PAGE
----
We have talked about fusion energy, the fusion industry and the importance of fusion. In our discussion we referred to the various fusion reactor designs. Today we will say a bit about how one goes about containing fusion reactions and this will set the stage to talk about these designs.
As we have previously mentioned, one key ingredient to achieve fusion is very high temperatures, much higher even than the centre of the sun. At these temperatures, the molecules and atoms that make up the substance we want to heat up completely dissociate and become ionised. This means that the nuclei and the electrons separate, so that we have a “soup” of positive ions and negative electrons; our substance is thus made of charged particles. This is a state of matter we don’t learn about in school and is called a “plasma” (so we have solid, liquid, gas and plasma, the fourth state of matter).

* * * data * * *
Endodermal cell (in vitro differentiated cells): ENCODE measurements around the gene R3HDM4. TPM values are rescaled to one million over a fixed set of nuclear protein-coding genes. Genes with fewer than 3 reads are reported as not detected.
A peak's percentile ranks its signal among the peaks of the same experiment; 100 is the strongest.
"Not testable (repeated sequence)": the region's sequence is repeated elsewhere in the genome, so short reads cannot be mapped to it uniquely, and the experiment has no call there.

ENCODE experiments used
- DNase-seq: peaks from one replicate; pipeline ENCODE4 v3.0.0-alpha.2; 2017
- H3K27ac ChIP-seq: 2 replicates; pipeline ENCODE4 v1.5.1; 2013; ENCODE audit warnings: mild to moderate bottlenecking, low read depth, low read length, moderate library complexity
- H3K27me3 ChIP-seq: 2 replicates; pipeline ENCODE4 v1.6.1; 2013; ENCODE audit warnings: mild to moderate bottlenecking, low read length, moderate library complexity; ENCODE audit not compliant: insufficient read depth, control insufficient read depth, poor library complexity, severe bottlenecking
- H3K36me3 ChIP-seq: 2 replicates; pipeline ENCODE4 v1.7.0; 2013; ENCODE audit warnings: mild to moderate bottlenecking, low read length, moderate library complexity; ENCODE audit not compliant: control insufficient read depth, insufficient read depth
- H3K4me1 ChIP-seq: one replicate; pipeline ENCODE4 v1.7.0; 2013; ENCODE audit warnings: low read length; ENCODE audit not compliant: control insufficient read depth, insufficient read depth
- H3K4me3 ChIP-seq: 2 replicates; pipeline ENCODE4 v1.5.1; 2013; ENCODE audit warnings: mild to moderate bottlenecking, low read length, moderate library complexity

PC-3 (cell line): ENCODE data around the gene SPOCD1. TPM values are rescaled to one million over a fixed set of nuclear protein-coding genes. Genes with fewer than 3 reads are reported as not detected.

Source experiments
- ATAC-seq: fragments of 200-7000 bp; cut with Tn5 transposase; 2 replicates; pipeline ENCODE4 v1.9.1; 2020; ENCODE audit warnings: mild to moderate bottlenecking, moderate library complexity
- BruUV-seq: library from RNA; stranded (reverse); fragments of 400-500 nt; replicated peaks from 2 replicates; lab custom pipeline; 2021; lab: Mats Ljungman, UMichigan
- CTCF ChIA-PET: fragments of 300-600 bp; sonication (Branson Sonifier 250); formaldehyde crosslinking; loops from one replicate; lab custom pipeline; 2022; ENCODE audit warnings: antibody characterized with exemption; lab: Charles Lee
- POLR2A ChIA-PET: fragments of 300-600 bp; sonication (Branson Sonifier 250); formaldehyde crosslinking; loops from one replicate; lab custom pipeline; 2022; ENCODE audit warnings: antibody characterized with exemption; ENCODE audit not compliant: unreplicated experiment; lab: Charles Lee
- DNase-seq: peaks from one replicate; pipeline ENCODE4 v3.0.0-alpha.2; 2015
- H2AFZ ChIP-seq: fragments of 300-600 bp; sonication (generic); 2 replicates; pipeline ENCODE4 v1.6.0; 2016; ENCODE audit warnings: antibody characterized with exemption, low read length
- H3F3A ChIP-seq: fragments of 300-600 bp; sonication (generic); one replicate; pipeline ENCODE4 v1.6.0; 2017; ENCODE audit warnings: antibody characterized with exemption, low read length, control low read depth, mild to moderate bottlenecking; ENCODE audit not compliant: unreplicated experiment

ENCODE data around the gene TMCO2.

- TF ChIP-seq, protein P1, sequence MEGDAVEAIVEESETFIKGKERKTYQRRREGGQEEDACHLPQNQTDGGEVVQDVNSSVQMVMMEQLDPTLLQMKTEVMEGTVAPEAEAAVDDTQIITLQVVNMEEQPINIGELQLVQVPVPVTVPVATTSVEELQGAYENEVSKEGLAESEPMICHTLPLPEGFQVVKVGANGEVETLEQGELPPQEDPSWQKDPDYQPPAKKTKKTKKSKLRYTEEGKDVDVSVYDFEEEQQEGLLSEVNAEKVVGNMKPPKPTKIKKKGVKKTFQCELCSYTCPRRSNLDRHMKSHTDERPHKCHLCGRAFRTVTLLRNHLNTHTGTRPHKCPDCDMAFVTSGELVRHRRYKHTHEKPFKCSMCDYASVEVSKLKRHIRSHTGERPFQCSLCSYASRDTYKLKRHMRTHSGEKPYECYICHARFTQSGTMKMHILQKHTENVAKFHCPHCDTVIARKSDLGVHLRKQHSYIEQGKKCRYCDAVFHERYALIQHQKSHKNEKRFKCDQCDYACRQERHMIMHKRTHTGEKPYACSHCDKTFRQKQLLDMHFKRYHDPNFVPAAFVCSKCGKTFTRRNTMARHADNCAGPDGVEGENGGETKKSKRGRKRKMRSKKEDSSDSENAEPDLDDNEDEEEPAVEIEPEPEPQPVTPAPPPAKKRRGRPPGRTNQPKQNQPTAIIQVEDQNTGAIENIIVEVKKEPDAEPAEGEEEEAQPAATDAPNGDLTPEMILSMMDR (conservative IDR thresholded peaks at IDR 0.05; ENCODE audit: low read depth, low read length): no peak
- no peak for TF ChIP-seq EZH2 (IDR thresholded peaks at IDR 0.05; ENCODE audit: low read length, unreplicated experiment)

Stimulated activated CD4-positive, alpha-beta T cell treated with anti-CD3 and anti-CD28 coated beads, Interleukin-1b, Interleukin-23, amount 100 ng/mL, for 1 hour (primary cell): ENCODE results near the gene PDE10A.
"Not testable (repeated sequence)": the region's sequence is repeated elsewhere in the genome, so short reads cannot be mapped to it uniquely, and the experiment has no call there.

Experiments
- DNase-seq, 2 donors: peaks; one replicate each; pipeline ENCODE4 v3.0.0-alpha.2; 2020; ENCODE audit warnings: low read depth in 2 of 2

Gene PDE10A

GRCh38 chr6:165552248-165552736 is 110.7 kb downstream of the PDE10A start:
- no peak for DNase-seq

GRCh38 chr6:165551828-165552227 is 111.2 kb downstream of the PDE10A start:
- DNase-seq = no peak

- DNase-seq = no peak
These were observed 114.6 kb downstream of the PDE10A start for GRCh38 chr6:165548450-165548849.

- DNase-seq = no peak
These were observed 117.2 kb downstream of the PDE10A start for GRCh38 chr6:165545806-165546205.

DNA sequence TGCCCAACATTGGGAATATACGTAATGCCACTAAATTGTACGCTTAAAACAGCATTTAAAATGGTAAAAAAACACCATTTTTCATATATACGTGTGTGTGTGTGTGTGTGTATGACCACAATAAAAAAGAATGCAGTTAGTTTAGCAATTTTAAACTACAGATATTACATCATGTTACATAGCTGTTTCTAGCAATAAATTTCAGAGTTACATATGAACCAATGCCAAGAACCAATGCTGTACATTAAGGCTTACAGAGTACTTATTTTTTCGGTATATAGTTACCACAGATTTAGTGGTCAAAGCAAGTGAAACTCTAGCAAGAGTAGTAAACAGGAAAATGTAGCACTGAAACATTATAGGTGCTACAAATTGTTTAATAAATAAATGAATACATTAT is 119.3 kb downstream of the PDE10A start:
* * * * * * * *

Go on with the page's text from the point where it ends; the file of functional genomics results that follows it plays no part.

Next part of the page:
How does one contain a substance at such high temperature? Thankfully, nature gives us a helping hand; charged particles follow magnetic field lines. This means that, if we have circular magnetic field lines (think of a donut shape), the particles will travel around in a circle, and will thus be contained!
In magnetic confinement fusion, therefore, we use magnetic field lines to contain the plasma (there are two other types of confinement, which we can briefly talk about in subsequent posts).
As a final note to today’s post, we need to highlight that the above is a simplified picture; the details we have glossed over are why our magnetic bottles tend to be quite leaky! The amount of leakage is what a good design aims to limit. More on that in subsequent posts!
Please continue spreading the word about Fusion Reactors.